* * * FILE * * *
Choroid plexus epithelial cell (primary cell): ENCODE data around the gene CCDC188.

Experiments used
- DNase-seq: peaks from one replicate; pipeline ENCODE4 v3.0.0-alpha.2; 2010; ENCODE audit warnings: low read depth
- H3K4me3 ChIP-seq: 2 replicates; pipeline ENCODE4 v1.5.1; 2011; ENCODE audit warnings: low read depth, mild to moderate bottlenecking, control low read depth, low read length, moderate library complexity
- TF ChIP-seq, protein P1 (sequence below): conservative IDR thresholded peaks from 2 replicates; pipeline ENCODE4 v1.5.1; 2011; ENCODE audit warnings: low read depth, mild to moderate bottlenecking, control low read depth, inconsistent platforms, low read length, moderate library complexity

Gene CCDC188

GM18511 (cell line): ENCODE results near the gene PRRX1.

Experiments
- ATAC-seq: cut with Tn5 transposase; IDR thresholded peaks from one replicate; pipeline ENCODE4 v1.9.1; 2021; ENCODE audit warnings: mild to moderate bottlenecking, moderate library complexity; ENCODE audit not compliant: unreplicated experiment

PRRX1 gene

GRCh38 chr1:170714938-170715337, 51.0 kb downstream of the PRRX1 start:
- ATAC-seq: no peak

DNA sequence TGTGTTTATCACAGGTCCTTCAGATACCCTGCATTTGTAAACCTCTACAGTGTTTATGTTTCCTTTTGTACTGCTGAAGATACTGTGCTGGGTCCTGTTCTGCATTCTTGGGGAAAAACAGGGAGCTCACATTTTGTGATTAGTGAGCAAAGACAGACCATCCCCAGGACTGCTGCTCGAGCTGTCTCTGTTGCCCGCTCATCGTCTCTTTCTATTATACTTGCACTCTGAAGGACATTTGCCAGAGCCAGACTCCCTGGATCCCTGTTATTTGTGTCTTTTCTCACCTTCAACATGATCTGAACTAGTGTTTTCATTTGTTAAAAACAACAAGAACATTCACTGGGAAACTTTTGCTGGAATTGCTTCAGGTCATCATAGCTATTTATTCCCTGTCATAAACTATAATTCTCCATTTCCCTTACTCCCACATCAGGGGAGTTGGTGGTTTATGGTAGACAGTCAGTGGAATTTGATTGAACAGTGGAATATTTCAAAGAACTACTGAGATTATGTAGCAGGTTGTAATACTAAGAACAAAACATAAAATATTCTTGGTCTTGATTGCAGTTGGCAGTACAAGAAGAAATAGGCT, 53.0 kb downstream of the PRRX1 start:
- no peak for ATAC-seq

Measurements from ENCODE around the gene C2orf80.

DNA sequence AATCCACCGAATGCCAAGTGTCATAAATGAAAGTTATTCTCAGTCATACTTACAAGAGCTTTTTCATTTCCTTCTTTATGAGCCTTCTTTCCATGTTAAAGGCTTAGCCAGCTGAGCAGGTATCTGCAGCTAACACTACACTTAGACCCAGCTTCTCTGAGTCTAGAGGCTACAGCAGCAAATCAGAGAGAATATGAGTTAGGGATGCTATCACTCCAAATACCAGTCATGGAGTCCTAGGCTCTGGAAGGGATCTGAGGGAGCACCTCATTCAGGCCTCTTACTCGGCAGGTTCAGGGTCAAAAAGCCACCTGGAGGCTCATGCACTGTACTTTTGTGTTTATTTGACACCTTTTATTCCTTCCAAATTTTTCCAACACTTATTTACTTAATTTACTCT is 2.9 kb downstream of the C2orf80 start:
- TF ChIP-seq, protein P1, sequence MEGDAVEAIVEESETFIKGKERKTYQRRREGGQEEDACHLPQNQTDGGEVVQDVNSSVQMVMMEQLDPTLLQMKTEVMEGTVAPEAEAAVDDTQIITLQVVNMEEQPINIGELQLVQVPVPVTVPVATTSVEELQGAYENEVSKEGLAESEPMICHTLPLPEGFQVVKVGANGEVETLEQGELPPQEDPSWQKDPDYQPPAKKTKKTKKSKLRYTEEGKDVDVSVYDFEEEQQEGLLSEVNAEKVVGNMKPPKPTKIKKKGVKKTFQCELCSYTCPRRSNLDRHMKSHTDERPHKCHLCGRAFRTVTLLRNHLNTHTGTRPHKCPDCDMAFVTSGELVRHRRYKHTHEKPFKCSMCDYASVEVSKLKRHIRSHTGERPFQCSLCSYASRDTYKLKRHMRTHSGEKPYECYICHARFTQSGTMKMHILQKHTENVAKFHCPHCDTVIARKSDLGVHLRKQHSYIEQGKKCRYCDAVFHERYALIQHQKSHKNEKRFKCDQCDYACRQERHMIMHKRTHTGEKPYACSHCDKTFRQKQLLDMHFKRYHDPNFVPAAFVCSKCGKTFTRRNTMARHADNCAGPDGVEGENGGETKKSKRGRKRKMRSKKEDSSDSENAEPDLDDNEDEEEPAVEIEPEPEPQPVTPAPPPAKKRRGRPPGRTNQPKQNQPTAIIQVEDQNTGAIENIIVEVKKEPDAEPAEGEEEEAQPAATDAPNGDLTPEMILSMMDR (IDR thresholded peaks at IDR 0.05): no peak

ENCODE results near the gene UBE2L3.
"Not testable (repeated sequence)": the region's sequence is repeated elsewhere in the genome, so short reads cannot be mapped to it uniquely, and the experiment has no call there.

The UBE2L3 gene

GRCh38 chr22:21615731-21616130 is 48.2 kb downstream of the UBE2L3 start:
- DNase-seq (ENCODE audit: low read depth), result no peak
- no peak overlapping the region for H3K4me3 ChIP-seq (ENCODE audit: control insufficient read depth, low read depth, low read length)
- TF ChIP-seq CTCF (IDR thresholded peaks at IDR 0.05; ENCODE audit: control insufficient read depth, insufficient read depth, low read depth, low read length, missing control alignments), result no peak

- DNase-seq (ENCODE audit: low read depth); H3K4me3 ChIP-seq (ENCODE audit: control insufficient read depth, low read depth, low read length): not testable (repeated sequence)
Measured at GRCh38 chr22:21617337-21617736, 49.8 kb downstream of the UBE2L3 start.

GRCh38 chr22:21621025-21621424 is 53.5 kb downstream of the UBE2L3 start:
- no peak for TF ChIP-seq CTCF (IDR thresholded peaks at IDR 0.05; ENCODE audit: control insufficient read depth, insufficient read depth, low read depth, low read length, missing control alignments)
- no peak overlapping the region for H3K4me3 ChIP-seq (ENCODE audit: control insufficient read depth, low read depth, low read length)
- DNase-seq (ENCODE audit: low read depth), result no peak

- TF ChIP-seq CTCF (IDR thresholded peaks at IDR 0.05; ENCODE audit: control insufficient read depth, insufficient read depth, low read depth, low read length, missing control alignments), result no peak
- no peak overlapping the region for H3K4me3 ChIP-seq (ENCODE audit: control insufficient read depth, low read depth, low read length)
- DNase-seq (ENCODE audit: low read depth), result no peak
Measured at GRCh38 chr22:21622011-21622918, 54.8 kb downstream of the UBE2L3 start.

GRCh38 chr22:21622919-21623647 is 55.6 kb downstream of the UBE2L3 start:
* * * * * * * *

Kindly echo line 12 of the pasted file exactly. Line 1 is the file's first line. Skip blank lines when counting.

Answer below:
- ATAC-seq: no peak